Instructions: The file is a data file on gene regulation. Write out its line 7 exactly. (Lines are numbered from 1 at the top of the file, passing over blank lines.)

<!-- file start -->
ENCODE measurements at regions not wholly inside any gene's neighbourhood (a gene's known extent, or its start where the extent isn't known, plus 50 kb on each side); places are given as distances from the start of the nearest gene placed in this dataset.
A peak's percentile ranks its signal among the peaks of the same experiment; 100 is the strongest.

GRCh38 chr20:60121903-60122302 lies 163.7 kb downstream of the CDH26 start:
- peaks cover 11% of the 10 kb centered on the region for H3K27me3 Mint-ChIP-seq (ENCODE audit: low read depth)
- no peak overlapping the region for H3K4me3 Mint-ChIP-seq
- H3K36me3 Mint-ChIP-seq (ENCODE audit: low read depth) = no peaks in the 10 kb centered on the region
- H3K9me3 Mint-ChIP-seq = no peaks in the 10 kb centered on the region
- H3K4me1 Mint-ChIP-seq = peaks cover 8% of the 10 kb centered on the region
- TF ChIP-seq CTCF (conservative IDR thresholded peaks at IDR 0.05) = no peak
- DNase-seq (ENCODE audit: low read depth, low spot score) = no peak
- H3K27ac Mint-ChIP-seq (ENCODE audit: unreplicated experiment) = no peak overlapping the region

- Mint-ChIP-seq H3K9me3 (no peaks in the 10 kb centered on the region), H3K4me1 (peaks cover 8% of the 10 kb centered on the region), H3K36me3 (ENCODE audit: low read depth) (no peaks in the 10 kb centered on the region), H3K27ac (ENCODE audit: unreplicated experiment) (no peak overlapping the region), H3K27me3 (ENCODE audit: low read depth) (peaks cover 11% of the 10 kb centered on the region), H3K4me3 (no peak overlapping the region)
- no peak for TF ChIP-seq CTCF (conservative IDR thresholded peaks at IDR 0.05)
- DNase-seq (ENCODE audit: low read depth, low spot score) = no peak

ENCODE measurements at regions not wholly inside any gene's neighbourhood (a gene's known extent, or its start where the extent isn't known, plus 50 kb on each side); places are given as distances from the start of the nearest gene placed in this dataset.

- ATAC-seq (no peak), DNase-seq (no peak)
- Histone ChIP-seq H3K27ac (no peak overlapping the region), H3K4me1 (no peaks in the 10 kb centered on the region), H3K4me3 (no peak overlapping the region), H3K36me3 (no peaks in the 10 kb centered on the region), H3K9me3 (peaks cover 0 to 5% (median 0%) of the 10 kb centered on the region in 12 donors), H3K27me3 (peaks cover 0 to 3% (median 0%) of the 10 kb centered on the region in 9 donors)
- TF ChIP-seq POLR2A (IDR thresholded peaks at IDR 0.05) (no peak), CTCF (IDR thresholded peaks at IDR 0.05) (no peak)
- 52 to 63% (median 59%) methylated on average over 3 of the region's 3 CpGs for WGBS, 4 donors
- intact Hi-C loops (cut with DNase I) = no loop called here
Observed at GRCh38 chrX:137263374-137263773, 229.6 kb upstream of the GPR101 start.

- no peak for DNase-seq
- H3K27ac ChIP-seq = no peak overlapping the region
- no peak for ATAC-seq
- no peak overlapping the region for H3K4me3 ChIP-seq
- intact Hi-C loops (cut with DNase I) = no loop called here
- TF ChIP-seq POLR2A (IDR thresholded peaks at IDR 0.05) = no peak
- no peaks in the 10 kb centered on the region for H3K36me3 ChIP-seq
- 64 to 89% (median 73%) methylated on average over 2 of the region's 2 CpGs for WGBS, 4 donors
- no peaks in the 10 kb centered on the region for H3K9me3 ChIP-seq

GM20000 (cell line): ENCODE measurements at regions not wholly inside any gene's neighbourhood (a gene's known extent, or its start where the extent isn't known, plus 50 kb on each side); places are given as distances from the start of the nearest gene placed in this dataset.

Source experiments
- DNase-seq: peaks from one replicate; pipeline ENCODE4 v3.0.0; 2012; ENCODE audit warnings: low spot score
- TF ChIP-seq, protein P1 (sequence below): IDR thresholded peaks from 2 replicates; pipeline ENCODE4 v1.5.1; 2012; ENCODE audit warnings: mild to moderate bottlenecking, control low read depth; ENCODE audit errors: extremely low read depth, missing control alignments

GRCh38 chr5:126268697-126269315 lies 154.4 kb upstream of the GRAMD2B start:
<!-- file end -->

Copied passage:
- H3K9me3 Mint-ChIP-seq = no peaks in the 10 kb centered on the region